KARRIER Cars and commercial Vehicles Huddersfield, West Yorkshire, UK 1908

1900-karrier-logo

Karrier Motors

1952 Karrier Bantam
 Karrier Bantam ca 1952

Karrier is a marque of car and commercial vehicle, the origins of which can be traced back to Clayton and Company, a 1904 company founded by Herbert and Reginald Clayton from Huddersfield, West Yorkshire,UK. In 1908, they started making Karrier cars and in 1920 changed the company name to Karrier Motors Ltd. It also produced buses and in latter years, especially during the Second World War, trolleybuses, notably the Karrier ‘W’ model.

Colt, Cob and Bantam

In 1929, Karrier started production of the “Colt” three-wheeler as a dustcart chassis for Huddersfield Corporation. In 1930, this was developed into the “Cob” tractor to haul road trailers for the London, Midland and Scottish Railway. The “Cob” was similar to the Scammell Mechanical Horse. In the mid-1930s, the “Cob” range was supplemented by the four-wheel “Bantam”.

Takeovers and mergers

Rootes Group

After takeover bids in 1934, the Rootes Group acquired Karrier and moved production to Luton, closing the Huddersfield operation. In the late 1950s and 1960s, some Karrier vehicles were fitted with the iconic Rootes TS3 two-stroke opposed piston diesel engine. Other engines used in this period include Humber Hawk 4- cylinder petrol engines (L-Head and OHC), Humber Super Snipe 6-cylinder (L-Head and OHV) and Perkins Diesels.

At Luton, the only designs carried over from the previous era were the three wheeler and the six-wheel trolleybus chassis.

The trolleybus business became integrated with that of Sunbeam following its absorption into the Rootes group. In 1946 the trolleybus operations and the Wolverhampton trolleybus line was sold to Brockhouse Ltd, who in 1948 sold it to Guy Motors.

Under Rootes ownership, Karrier trucks were generally smaller size than their sister, Commer brand, with “Bantam” models using 13-inch and “Gamecock” models using 16-inch wheels, to give lower loading height. Partly because of this, they were particularly popular with local authorities for varied applications, including highway maintenance tippers, refuse collection vehicles and street lighting maintenance tower wagons. Karrier trucks and chassis were also popular with airport operators and airlines for baggage handling trucks, water bowsers and toilet servicing.

Dodge (UK)

The Dodge Brothers company came to the UK in 1922 and began importing United States Dodge knock-down kits to build in the UK at a production line in Park Royal, London. Eventually, production was moved to the Chrysler plant at Kew; Dodges built there were known as “Dodge Kews”. During the Second World War this factory was part of London Aircraft Production Group and built Handley Page Halifax aircraft assemblies.

In 1965, production moved to Dunstable where Commer, Dodge (UK) and Karrier were all brought together.

Chrysler Europe

By 1970, the Rootes Group had been taken over (in stages) by Chrysler Europe, with support from the British Government which was desperate to support the ailing British motor industry. The Dodge brand (also used by Chrysler in the USA) began to take precedence on all commercial models. The last vestige of Karrier was probably in the Dodge 50 Series, which began life badged as a (Chrysler) Dodge but with a Karrier Motor Company VIN (vehicle identification number) plate.

Peugeot and Renault

Chrysler eventually gave up on UK operations, selling the business to Peugeot. The new owner had little interest in heavy trucks and the factory was then run in conjunction with Renault Véhicules Industriels, (then part of Renault though now Volvo). The combined company used the name Karrier Motors Ltd, although the vehicles took on Renault badges and were sold through Renault Trucks dealers. Renault had been keen to secure a UK manufacturing operation for engines for its own models, and did relatively little to market or develop the British designs, favouring its existing French range such as the Renault Master. The end of the Karrier name could not be far off; eventually, Renault severed ties with Peugeot and introduced a Renault Truck Ind. or Renault Vehicles Ind. VIN plate (RVI).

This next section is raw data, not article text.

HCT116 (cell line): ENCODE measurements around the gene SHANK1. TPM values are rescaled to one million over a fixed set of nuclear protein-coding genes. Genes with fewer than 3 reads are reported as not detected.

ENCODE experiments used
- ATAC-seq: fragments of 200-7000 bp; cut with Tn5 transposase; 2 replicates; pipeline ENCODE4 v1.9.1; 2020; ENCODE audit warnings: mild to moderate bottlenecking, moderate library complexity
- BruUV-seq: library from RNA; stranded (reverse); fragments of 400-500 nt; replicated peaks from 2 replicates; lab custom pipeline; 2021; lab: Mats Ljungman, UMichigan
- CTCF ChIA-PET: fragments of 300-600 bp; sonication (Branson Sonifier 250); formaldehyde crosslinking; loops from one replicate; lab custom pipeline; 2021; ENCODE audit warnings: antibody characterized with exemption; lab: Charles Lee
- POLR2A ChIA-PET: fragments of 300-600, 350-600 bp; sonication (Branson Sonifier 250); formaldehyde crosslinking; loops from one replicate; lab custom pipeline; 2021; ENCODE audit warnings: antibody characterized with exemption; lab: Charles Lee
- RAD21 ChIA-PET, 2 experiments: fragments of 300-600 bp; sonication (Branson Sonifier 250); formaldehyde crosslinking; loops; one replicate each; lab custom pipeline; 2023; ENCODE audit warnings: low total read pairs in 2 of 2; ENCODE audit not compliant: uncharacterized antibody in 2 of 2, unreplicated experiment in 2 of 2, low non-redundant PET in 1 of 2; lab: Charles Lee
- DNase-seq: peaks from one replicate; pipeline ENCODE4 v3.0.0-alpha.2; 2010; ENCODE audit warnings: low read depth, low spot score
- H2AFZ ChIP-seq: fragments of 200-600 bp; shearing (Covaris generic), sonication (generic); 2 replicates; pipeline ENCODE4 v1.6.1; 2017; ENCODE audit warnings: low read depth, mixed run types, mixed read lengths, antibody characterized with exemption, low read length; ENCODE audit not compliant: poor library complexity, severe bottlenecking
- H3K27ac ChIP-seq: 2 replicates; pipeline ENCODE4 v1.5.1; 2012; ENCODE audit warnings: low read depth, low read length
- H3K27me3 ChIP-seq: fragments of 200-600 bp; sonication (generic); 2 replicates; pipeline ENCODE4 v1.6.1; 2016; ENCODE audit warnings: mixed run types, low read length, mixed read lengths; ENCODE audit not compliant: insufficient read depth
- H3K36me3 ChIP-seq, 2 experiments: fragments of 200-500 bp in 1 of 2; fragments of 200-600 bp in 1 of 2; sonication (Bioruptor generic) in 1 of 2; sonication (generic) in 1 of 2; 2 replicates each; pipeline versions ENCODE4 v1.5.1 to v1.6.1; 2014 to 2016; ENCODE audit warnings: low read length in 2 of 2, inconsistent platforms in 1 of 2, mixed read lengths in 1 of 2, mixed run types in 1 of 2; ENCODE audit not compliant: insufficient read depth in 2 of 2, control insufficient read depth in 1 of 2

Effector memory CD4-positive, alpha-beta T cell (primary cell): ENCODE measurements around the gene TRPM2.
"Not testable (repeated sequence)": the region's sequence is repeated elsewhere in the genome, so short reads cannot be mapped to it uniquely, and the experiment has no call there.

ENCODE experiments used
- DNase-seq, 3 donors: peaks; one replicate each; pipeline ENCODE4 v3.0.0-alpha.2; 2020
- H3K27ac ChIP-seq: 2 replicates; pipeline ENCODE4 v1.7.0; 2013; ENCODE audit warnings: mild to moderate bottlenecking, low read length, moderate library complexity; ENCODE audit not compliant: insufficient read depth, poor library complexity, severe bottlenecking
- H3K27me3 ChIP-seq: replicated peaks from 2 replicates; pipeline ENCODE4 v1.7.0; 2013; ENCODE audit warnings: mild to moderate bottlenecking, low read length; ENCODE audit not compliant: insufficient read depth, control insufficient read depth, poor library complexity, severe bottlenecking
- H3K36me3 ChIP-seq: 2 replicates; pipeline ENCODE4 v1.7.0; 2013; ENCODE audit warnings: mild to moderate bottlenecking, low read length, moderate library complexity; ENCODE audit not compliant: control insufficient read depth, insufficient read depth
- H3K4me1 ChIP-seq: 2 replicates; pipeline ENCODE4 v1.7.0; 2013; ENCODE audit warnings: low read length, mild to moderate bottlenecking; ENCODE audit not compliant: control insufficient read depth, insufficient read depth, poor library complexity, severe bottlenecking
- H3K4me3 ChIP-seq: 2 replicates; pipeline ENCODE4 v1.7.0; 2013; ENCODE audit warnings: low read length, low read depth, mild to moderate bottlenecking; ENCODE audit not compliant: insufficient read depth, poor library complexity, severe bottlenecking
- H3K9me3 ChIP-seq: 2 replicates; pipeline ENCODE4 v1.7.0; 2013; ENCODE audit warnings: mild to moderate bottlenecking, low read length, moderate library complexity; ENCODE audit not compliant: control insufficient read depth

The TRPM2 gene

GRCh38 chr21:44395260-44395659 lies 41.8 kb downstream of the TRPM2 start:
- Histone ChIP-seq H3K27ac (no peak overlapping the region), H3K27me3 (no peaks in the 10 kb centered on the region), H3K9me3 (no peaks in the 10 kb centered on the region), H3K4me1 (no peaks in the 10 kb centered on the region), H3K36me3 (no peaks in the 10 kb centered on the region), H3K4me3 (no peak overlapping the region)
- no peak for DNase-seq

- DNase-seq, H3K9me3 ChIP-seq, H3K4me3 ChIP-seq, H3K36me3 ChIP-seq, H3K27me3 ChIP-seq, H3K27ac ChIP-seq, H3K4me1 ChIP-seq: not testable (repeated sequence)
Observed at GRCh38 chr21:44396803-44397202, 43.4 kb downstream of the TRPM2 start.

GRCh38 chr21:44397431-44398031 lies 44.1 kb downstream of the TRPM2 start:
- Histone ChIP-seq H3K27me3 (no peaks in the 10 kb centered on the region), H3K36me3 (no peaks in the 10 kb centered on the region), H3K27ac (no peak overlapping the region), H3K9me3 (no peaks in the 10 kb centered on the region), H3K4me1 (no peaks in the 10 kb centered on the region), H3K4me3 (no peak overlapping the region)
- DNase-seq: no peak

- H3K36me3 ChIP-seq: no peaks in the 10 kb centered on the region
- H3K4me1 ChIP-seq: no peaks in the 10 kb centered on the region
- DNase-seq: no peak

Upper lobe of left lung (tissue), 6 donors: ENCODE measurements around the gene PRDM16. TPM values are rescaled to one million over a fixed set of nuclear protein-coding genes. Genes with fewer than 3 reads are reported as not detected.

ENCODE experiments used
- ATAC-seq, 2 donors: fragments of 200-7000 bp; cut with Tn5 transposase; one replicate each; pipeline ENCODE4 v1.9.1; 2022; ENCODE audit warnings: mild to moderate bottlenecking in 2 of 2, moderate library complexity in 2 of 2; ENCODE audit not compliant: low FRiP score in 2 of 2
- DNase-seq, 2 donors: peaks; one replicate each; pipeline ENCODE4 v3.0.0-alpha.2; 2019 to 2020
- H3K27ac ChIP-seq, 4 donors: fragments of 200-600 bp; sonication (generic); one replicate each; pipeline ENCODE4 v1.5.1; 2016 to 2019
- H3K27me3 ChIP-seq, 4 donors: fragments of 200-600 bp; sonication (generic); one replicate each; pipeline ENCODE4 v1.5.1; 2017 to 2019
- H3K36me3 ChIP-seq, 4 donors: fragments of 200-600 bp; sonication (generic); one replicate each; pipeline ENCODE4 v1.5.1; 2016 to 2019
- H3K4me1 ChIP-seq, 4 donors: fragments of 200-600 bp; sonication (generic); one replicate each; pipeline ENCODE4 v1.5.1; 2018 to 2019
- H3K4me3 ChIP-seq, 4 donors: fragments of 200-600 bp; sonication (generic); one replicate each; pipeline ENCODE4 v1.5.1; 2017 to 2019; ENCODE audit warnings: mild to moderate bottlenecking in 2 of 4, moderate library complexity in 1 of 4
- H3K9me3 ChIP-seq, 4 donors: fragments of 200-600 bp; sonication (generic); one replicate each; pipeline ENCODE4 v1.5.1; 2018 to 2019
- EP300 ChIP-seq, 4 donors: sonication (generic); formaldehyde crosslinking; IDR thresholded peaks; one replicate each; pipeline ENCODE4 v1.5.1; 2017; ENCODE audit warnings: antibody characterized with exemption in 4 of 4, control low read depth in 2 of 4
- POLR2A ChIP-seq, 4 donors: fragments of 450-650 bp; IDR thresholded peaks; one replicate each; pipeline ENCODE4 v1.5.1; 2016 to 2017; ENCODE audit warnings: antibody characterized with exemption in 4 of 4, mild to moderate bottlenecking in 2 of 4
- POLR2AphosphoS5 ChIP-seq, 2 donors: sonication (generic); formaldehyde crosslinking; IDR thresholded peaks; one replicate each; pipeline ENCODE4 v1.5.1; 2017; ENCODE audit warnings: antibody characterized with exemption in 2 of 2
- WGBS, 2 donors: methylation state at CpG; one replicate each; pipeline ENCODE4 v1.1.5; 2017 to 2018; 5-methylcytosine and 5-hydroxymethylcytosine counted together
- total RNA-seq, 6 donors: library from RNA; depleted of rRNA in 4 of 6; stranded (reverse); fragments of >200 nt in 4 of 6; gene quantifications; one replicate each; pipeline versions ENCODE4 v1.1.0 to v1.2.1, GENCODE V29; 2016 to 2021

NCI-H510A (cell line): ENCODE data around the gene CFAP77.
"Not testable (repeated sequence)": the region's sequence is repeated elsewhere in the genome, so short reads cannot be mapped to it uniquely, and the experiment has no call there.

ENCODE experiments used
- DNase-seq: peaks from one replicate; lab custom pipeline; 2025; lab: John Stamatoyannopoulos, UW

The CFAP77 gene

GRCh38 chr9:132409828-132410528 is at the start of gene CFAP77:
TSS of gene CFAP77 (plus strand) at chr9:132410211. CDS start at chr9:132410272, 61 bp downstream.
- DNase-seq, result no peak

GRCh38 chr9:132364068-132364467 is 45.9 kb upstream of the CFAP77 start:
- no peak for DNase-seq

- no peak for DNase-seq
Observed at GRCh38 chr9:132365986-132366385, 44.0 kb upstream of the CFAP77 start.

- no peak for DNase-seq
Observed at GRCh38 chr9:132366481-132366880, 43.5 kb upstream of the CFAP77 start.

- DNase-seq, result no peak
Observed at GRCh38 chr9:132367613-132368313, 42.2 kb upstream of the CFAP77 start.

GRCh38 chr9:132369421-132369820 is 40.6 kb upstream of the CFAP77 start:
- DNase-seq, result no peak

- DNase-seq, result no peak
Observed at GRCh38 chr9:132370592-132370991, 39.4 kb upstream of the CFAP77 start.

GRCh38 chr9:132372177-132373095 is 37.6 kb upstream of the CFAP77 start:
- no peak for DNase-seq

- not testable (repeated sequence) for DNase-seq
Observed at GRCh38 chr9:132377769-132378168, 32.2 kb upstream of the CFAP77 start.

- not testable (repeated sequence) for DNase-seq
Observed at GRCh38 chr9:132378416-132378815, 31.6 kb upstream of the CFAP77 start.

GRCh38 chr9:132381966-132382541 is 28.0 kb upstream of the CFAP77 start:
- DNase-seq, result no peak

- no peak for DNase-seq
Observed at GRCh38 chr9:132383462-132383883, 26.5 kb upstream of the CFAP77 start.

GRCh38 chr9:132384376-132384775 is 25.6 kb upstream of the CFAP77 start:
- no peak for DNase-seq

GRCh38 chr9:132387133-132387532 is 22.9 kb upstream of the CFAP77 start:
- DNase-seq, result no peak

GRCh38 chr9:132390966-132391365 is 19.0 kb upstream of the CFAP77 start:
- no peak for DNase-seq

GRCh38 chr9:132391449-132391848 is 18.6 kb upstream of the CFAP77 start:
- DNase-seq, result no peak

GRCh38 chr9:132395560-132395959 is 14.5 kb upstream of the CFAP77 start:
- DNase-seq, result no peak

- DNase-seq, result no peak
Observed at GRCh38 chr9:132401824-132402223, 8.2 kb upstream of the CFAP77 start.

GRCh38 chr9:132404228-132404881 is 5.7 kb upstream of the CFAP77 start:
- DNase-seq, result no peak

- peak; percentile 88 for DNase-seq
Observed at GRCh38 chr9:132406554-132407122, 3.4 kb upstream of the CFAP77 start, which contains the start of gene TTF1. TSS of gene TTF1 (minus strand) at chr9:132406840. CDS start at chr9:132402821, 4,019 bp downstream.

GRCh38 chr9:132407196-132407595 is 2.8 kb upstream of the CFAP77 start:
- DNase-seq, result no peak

The Karrier trademark is still in the possession of Peugeot, and it is not uncommon for vehicle marques to be reinstated.

Ro-Railer

Karrier’s Ro-Railer was a hybrid single decker bus capable of running on both road and rail. It was introduced in 1932 and tested by the London, Midland and Scottish Railway but it was not a success and was not perpetuated. One of the few operational bus rail systems is to be found in Adelaide (Australia) called the O-Bahn Busway.

road sweeper

Karrier Motors started life in 1904 in Hudersfield as Clayton and Company. In 1907, they started making Karrier cars, and in 1920 changed their name to Karrier Motors Ltd; they evolved into truck and bus chassis builders, with municipalities being major companies.

Karrier’s early vehicles were designed to be tough, no-frills vehicles, built to have large load spaces, short length, and a powerful engine to tackle Yorkshire hills. The first public service vehicle to climb Porlock Hill, Somerset, was a Karrier bus with 21 passengers and a 50 horspeower engine.

Early on, Karrier, like Commer, produced a design for World War I trucks, and many were built before 1914; during the war, 2,000 more were made for the military. After the war, Karrier gained a new factory and a new range of vehicles, and by 1924 was making 17 different models; pneumatics were first sold in 1924 on a 25-cwt chassis, and in 1926, the first purpose-built passenger chassis was made. The chassis were progressively improved, gaining pneumatic tires and having excess weight excised.

During the late 1920s, Karrier build numerous six-wheel chassis, two of which were the first vehicles of any kind to make a circuit of Australia, running for 22 weeks through 11,000 miles of harsh terrain, running on schedule. In 1927, the Super Safety Six Wheel Coach was launched; in 1928, the Karrier-Clough Six Wheel Trolleybus followed. The KWF6, a rigid six-wheeler engineered for use “in the colonies” and for hard road work, had an eight-ton payload with single sets of wheels on each of three axles.

1929 Karrier GYR tractor